Dalby explained that women throughout the ancient world were "often the last and most skillful exponents of an oral tradition."Yep, the Sumerians, Japanese, Irish, English and the Brothers Grimm did it, ergo the Iliad was written by a woman. QED. Mr. Darby gives us his own scholarly "guesses" too:
For example, the world’s first named poet was a Sumerian woman named Enheduanna, who lived from around 2285-2250 B.C. Dalby said women also saved the ancient oral poetry of the northern Japanese, many Irish traditions, and numerous English folk ballads.
Another recent book, Clever Maids: The Secret History of the Grimm Fairy Tales, claims the Brothers Grimm gathered most of their famous stories from women. Author Valerie Paradiz told Discovery News that the brothers "only gave credit to one woman by name," but then linked most other tales to male editors who also gathered stories from women.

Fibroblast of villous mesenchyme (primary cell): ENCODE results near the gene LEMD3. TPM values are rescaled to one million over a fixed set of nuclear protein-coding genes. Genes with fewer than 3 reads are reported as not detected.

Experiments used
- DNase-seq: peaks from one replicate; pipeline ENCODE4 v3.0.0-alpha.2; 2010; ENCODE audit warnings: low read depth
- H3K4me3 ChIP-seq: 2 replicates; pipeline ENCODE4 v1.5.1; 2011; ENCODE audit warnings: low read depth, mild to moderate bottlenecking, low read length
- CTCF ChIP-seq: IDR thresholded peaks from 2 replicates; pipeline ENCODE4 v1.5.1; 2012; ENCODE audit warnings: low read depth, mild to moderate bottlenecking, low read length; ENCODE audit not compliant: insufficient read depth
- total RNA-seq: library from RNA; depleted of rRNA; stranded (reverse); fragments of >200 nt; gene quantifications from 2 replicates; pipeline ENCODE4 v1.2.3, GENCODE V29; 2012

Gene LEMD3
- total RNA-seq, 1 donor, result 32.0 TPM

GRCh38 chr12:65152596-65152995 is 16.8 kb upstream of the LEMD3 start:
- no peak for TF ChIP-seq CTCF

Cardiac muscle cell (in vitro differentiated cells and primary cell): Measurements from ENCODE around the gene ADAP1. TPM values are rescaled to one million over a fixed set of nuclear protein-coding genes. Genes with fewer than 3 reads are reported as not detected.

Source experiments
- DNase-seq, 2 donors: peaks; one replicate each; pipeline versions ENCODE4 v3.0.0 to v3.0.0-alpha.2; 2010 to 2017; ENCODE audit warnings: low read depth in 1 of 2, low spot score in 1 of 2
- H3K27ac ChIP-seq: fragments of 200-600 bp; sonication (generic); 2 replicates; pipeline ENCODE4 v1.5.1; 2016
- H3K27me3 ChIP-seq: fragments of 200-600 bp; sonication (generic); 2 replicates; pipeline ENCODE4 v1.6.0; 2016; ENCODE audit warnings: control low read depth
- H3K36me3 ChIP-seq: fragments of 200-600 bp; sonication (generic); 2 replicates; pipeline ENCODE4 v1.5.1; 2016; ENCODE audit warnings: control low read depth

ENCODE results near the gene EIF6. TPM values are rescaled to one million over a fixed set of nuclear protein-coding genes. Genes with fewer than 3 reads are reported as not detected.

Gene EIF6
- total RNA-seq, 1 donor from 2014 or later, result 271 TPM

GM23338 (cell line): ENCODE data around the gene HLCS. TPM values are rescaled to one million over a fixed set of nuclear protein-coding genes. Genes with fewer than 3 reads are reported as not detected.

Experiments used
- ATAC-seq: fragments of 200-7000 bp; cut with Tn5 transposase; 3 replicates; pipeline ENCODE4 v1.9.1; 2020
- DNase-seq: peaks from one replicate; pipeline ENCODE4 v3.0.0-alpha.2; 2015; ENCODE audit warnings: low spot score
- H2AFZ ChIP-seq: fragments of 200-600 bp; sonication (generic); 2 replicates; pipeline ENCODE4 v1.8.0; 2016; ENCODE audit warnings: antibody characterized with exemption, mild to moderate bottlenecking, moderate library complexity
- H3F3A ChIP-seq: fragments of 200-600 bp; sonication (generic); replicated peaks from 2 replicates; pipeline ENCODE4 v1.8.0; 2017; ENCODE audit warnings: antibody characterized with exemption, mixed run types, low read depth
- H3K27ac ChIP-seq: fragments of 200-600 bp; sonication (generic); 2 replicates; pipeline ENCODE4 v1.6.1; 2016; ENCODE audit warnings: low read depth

If the poet was a woman, Dalby believes her name is probably lost to history.Well, too bad they never said anything about it. How convenient for Mr. Dalby's speculations! If anyone is still wondering Who Killed Homer? now we have an answer: Mr. Dalby, and "scholars" like him.
"I would guess that Sappho (a female Greek poet) and her contemporary, the male poet Alkaios, probably knew the name, but they did not mention it in their own poetry," Dalby said.
PS: I don't mind people writing what they want. We should not however award any respect to crackpots. Mr. Dalby's theory belongs in the same category as the "Merovingians were descended from Jesus Christ" or "Homer in the Baltic".